A fundamental part of the EU is the notion of open borders between members states and the free flow of people across the region. During Covid-19, it’s been necessary to bring back many borders to limit the spread of the virus but as more and more people become vaccinated, the concept of vaccination or immunity passports is making the possibility of travel a reality for many–deals are starting to be put in place among EU countries.
Many EU/Schengen area countries, such as Greece, Denmark, Sweden and Iceland are working on getting vaccination passports up and running. In Poland, people will download a QR code to their mobile phone from a centralized health website to take with them on their travels, and in Denmark, they will open an application, which will act like a second passport.
It also looks possible in the U.K., where government sources have told The Telegraph, that experts say it would be “feasible” to set up a vaccine passport system for international travel.
The likelihood is that there will be an EU-wide document that would be common for all member states and would help to form the basis of decisions about who gets to come into Europe and how. Since the virus began in 2020, for instance, the EU has been talking about only allowing visa applications to be successfully processed across its member states if accompanied by a negative Covid-19 PCR test.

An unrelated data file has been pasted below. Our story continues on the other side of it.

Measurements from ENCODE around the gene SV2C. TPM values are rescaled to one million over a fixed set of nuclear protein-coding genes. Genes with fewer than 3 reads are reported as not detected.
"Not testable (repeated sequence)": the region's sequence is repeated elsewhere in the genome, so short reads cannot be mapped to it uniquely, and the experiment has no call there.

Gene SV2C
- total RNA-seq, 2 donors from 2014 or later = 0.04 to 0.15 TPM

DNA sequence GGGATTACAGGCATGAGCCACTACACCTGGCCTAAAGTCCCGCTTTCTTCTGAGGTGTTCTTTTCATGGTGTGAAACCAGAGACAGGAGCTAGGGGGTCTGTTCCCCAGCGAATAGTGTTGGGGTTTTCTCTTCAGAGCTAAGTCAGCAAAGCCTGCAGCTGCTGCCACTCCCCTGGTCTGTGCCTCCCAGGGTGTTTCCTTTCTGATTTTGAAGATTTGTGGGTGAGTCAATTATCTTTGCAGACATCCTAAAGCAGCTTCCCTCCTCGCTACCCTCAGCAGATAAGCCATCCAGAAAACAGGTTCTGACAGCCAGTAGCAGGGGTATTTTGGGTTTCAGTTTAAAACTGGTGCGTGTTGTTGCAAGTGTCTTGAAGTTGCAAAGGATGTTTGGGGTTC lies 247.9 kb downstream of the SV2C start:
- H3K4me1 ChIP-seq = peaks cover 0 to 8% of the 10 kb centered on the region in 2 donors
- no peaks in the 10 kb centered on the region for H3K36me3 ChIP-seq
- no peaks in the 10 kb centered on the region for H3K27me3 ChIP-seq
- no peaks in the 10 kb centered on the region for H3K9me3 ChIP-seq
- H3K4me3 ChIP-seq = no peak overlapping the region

And now countries are starting to make deals for summer 2021 to allow anyone who has been vaccinated to cross freely between the countries involved:
The blurred lines around vaccination passports
The World Health Organization (WHO) however, has urged caution because it is not yet clear how far vaccinated people can also spread the virus. Nor is it yet possible to say whether all variants (and future variants) might work equally with all vaccines.
The World Travel and Tourism Council (WTTC), a forum for the travel and tourism industry is also opposed to the idea of reopening global tourism on the basis of vaccinations because it sees them as a form of discrimination.
President and CEO Gloria Guevara said, “it will take a significant amount of time to vaccinate the global population, particularly those in less advanced countries, or in different age groups; therefore we should not discriminate against those who wish to travel but have not been vaccinated.”
And what about countries that won’t vaccinate?
The Conversation reported on how the Madagascan government has decided to not vaccinate its population and the Tanzanian government is going against the recommendations of scientists and the WHO, and is instead recommending that Tanzanians turn to prayer and traditional medicine to protect themselves against Covid-19.
The risk is obviously that neighboring countries cannot be Covid-free (jeopardising not just health but the economy) and that new variants can arise in uncontrolled spread. The implication is, therefore, that mutations might be able to reinfect the vaccinated population.